Monday, November 29, 2010

Introducing... Felafel!

Felafel the Aloe Plant
I know it's been a while since I've posted anything on here, so let me rewind and fill you in on the goings-on of the past 10 days:  We visited with family and it was lovely.  I reunited with a childhood friend.  My first nephew was born a week ago!  I dyed my "hair" this morning with some Henna-based dye from WF and Dan says I look like Peter Pan.  Aside from a batch of ugly green boogies (that required a z-pack) before Thanksgiving, I've been feeling okay.  My energy still comes and goes, but I am able to do market shopping, errands, knit, laundry, etc.  This morning I even took the dog for a walk!  We got to spend some time away from the (still unfinished) kitchen and had a minute to relax before radiation began today. 

Somewhere inbetween the germs and the turkey (not all in the same place, luckily), our darling son decided that the nap is no more.  After spending quite a few days in a row crying for almost an hour upon waking, we decided that if one requires a "recovery" period from a nap, the nap simply isn't meant to be.  The past few days we have been auditioning the early bedtime/late sleep-in combo.  It went well last night, but tonight not so much.  We should have started the bedtime routine earlier than 7 (which is, apparently, when the tears come rolling in) to avoid name calling (from his time out spot, "You're stinky!"), limb flailing and screeching.  In the end, J-Mac is fast asleep wearing a diaper (I pat myself on the back for getting that on), pajama bottoms and his orange guitar shirt that he refused to remove.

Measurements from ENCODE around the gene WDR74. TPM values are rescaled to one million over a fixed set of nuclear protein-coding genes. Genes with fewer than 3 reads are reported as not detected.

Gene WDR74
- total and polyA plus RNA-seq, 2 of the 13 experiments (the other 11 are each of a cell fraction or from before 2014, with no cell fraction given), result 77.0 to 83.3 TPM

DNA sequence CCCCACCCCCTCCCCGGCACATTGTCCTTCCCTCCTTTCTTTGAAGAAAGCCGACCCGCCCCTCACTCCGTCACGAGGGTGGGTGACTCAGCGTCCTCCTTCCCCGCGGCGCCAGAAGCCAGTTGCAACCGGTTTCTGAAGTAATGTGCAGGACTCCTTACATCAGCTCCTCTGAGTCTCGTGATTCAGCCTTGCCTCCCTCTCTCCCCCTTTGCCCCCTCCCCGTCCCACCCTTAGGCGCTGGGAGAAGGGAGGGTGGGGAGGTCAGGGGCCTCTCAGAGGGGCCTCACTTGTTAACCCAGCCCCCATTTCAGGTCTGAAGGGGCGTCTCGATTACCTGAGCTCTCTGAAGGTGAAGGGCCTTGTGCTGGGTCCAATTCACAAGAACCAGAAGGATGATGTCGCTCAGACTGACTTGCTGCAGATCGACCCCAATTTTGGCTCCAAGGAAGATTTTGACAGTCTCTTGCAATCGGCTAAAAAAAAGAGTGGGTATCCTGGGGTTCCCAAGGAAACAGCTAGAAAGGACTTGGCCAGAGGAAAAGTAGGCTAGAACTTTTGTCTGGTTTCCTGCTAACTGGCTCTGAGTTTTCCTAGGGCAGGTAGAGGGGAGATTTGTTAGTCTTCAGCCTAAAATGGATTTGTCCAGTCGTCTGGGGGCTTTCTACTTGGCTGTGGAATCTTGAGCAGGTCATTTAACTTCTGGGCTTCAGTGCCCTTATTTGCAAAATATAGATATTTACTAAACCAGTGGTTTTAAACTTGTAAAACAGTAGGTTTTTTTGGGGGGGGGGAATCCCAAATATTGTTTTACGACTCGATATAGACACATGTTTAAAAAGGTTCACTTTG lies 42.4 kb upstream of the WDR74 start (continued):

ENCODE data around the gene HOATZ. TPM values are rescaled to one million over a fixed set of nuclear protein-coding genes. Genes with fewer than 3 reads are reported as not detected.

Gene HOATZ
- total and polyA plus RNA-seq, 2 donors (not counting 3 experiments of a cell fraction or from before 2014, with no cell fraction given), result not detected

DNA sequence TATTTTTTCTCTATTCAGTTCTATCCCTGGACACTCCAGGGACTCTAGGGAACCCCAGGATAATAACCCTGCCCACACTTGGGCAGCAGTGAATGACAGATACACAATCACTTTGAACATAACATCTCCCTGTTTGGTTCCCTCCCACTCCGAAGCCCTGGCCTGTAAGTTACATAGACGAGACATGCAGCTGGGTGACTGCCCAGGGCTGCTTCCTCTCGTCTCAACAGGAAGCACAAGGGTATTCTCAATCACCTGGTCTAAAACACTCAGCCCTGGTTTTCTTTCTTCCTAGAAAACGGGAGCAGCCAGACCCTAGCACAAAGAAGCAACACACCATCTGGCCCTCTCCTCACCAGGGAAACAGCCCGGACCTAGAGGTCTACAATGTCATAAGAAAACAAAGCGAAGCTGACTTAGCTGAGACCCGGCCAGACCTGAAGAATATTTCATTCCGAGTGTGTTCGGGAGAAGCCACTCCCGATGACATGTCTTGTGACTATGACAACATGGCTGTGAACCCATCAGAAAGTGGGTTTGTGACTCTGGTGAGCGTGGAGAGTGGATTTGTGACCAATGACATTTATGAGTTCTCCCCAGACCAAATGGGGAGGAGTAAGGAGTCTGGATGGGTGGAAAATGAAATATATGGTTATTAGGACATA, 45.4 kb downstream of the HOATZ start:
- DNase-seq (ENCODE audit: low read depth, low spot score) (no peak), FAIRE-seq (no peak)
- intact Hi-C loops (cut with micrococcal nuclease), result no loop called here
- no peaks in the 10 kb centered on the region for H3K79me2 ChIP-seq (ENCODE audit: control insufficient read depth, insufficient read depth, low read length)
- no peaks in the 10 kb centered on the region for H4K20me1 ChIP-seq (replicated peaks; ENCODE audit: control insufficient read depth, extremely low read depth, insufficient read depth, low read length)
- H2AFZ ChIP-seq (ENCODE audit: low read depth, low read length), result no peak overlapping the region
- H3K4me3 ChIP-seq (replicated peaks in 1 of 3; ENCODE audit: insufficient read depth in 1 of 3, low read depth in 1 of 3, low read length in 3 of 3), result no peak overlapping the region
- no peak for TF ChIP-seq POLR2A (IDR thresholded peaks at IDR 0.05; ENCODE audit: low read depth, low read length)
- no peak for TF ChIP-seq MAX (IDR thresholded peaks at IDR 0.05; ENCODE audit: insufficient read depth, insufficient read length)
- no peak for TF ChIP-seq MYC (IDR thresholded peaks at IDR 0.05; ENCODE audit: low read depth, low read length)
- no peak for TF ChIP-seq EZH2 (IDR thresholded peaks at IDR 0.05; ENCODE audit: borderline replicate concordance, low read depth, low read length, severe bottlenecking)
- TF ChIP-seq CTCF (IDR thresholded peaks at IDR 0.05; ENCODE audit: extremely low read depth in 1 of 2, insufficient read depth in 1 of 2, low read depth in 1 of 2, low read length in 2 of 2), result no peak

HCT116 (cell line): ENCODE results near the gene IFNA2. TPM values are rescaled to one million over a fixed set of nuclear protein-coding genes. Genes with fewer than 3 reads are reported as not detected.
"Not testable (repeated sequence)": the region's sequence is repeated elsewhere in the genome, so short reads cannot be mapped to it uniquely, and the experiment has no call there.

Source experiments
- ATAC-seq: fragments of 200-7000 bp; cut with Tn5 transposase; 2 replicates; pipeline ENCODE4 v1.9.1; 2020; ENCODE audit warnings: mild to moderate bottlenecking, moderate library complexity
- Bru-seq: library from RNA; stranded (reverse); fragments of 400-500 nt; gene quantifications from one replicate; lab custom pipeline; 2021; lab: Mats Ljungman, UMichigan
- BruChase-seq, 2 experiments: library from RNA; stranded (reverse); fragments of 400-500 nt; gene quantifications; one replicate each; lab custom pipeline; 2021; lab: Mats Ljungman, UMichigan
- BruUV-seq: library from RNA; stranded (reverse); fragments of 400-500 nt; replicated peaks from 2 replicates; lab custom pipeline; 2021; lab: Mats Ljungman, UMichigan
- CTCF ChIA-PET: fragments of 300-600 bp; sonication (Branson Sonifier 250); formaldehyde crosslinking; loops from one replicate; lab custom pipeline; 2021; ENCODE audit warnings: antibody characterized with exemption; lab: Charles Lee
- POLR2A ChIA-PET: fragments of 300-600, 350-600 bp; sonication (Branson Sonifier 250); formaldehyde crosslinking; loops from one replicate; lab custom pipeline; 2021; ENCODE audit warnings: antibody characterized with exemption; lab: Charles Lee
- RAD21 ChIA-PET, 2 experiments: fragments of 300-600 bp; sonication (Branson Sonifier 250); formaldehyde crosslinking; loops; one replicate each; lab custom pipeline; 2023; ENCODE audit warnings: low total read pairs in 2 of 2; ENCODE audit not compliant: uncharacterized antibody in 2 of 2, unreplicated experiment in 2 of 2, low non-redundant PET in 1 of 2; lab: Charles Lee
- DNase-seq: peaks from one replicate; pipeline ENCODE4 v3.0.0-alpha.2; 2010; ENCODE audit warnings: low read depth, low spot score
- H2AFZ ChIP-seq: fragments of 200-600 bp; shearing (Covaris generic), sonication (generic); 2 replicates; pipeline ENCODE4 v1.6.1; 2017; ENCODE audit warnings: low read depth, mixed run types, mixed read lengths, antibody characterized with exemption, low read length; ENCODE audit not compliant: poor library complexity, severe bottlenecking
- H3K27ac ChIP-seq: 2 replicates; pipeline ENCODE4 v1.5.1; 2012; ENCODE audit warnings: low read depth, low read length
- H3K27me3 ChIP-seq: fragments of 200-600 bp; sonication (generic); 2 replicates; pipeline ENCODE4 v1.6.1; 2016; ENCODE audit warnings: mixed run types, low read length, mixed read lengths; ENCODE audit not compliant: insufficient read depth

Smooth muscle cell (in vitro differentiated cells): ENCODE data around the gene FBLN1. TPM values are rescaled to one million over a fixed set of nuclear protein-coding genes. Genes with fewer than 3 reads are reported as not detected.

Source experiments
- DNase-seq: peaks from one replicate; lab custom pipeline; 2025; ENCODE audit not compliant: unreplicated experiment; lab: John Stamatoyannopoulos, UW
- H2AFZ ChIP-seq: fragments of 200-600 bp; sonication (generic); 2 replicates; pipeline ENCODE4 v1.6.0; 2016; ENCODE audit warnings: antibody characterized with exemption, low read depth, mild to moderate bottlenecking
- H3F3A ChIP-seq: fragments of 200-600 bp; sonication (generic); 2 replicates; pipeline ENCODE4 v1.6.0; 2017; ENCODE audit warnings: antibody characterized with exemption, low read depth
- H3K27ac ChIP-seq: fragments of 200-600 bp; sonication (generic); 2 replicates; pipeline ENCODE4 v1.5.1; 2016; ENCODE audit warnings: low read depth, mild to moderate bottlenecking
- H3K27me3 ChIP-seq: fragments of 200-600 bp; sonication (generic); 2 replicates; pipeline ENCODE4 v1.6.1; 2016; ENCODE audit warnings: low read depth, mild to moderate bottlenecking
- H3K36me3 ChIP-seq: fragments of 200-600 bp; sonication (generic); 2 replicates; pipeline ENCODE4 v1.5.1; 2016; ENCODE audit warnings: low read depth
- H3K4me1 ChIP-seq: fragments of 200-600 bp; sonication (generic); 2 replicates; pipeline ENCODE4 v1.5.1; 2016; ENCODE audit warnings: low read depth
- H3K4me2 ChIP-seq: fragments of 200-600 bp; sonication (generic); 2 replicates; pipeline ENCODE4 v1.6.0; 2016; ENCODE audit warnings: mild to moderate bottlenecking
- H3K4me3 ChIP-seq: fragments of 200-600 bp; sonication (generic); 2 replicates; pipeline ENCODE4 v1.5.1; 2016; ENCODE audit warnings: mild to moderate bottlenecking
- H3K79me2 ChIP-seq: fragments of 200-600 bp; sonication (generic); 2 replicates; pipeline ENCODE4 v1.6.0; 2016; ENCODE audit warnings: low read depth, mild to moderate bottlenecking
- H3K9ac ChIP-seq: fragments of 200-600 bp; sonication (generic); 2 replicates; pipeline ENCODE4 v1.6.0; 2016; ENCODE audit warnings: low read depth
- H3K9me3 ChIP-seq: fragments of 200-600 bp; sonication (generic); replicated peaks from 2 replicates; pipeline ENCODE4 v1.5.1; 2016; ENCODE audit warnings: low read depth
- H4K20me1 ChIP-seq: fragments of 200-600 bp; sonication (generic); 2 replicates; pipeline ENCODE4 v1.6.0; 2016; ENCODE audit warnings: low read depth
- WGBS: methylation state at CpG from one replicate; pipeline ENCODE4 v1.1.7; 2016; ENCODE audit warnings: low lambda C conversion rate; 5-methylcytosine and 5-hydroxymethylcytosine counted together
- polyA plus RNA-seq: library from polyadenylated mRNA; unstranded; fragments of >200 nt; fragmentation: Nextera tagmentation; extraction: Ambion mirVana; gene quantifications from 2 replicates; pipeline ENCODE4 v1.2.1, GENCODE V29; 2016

Earlier this afternoon, I came face to face with the IMRT (Intensity-Modulated Radiation Therapy) machine at AMH.  Since I'll be visiting the hospital daily for the next 4 weeks, the nurses took me through the daily procedure which begins by checking in with a barcode ID (kind of like I'm being checked out in the grocery store).  I then continue through the double doors (for patients and staff only) where I select my 2 lovely blue gowns from the clean gown cabinet.  I take these fine specimens to the locker room where I change into them both (one opens in the back, one opens in the front) and lock up my belongings, taking with me the key on a little gummy bracelet that reminds me of 5th grade accessories.

After I'm changed (only from the waist up), I mosey on over to the ladies' waiting room, where I can read a magazine (or, as the case may be, compare notes/get asked personal questions by whomever is also waiting there for treatment) until I hear my name get called over the PA system to come back to the zapper room.  I'm on the green machine (each one is labeled a different color, and each patient is assigned to a specific machine), so I walk back to the door with the big green dot taped overhead, enter, and hang my first gown on the hook.

I tell the nurse my birthday (just another few months until we get to celebrate!!), then assume the position on the bench.  I lay on my back, peeling down the top of gown #2 so that my tattoos are revealed, to be lined up with the red lazer level lights.  I nestle into the bizarre blue mold they made of my upper body a few weeks ago while the nurses zoom the bench up/down/left/right to find the exact location for my body.

A sample IMRT machine.  My green machine looks a bit different - not so bulky.